The term Software-as-a-Service (SaaS) has been so twisted and bastardized in the past few years that it’s no surprise that solution providers have had a tough time determining how to adapt a SaaS solution into their business models. However, as the market for managed services—often sold on a recurring monthly plan—has become more accepted by SMB clients, it’s becoming clear that software can no longer be ignored by the hardware-driven channel.
Among notable trends, there has been a rapid increase in business’ overall use of SaaS. A whopping 71 percent of business participants in a study conducted by Gartner (www.gartner.com) said they have embraced SaaS in some form or another since 2009. Individual businesses are making greater use of SaaS, Gartner reports. Study results signal a shift in adoption patterns from migrating to SaaS as a means of extending on-premise applications, to doing so as a vehicle for replacing traditional legacy applications with cloud-based alternatives. Supply chain management, web conferencing and social software suites led the roster of services most commonly chosen by study participants replacing on-premise systems with SaaS applications. Customer relationship management (CRM) and enterprise content management systems, respectively, ranked as the number one and number two SaaS options in new deployments.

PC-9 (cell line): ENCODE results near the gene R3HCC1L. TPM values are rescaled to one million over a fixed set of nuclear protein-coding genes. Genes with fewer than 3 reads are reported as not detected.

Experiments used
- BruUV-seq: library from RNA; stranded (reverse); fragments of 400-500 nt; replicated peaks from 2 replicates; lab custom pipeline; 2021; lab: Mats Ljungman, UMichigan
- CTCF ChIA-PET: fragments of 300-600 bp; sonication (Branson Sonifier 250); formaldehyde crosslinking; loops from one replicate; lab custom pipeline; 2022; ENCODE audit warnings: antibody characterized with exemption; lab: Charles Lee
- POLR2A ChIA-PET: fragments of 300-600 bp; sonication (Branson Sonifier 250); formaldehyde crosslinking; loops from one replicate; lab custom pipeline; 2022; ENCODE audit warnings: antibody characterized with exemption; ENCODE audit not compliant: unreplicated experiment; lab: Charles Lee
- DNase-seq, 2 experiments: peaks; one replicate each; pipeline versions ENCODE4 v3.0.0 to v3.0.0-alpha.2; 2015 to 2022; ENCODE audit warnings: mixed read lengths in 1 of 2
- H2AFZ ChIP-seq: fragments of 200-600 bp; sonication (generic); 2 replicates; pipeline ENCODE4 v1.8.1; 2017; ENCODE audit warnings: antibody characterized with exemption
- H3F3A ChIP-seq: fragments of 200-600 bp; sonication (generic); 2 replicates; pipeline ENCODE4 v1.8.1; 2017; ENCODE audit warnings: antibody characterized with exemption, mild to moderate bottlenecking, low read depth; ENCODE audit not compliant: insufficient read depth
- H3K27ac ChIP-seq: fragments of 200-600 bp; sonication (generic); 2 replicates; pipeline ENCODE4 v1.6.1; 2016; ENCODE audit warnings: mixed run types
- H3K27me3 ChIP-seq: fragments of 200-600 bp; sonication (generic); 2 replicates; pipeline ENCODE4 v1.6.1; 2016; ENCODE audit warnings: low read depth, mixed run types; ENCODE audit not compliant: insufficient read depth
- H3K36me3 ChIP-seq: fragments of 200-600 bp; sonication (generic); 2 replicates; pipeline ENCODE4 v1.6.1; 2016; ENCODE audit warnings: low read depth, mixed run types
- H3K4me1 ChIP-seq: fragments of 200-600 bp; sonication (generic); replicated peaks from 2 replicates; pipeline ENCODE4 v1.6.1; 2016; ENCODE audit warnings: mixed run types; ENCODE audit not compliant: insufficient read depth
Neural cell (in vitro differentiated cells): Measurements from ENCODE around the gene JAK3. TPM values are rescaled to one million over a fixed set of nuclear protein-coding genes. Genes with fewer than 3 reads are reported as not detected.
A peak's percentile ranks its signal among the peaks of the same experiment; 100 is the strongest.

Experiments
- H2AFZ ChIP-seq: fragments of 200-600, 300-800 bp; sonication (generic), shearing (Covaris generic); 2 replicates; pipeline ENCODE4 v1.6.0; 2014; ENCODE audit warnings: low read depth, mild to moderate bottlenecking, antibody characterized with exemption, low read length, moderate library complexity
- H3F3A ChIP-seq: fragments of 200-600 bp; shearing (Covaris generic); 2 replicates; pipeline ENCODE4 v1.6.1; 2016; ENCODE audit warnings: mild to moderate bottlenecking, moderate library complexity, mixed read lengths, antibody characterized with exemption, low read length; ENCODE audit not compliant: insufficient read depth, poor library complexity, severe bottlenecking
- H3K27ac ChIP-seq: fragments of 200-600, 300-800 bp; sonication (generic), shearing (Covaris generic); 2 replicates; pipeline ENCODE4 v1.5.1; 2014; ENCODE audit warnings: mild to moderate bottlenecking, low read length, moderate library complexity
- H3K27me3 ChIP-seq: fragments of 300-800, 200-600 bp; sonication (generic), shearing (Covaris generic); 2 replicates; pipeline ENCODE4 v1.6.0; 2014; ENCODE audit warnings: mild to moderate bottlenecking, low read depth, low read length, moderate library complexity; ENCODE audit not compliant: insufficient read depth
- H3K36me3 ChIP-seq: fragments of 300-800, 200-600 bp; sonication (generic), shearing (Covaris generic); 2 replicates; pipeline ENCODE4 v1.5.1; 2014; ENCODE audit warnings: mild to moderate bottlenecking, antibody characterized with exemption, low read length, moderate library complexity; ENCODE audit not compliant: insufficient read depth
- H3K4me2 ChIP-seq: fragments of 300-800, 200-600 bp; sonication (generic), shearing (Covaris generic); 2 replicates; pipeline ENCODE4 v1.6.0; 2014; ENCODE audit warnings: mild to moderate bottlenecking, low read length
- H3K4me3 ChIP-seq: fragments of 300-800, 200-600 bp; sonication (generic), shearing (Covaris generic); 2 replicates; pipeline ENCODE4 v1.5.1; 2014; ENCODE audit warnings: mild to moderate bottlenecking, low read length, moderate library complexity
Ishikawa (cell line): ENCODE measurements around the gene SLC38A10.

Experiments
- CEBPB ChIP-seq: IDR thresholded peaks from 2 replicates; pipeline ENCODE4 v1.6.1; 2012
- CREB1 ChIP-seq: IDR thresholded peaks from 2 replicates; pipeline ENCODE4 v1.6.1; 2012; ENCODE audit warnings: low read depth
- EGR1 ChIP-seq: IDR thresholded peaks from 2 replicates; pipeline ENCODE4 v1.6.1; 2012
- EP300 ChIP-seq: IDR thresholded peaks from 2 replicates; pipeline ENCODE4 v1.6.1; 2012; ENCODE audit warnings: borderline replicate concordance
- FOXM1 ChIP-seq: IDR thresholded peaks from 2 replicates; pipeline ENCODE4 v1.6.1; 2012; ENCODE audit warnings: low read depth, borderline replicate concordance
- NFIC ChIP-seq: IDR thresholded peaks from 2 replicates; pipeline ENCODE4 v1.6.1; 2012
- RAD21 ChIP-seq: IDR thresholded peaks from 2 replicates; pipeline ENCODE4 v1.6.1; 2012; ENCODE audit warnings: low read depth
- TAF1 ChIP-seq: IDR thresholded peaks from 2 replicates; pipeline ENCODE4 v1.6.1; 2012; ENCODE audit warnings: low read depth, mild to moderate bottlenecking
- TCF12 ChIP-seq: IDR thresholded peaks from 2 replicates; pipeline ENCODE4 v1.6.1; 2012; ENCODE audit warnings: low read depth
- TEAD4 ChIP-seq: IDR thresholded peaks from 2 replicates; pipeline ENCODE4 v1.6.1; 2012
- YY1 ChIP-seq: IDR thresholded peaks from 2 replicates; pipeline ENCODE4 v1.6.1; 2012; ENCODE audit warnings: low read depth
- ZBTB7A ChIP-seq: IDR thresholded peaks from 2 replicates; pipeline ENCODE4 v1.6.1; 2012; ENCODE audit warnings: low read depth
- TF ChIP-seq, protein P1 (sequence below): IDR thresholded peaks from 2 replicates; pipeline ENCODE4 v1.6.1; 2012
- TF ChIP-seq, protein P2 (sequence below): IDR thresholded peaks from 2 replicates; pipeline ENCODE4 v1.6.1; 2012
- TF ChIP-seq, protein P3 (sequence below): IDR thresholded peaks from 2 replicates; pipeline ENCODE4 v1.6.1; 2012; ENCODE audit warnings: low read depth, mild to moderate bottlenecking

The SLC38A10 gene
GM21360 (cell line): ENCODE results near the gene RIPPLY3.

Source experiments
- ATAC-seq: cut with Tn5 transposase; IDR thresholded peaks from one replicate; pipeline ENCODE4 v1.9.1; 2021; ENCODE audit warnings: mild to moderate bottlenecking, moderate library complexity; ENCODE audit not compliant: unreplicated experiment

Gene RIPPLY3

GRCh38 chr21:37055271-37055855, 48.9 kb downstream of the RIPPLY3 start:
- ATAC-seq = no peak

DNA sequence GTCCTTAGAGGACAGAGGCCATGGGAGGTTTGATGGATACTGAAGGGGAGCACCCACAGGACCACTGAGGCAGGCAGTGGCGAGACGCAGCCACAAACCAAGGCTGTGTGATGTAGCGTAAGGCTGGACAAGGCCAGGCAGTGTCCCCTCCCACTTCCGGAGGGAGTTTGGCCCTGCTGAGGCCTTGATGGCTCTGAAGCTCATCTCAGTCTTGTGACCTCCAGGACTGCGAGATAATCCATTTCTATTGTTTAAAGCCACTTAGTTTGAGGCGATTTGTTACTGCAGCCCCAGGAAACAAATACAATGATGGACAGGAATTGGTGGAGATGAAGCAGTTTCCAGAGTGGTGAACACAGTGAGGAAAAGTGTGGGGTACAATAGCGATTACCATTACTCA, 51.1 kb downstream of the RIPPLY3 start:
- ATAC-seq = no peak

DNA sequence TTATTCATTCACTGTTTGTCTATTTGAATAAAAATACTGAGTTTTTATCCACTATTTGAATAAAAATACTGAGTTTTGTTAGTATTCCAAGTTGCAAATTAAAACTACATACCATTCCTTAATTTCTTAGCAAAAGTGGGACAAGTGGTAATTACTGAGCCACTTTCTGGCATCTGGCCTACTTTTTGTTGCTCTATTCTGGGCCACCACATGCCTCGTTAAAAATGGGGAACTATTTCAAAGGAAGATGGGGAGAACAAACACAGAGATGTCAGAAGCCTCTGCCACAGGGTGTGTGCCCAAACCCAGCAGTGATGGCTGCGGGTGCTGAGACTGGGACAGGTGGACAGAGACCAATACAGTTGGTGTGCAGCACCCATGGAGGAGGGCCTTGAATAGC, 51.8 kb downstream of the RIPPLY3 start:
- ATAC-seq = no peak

Meanwhile, a report by market research and consulting firm TechAisle pegs the average number of cloud business applications used by SMBs as having more than doubled since 2010. That year, SMBs utilized an average of two such applications. In 2011, this figure rose to an average of four applications; at press time, the average for 2012 was projected to be seven applications.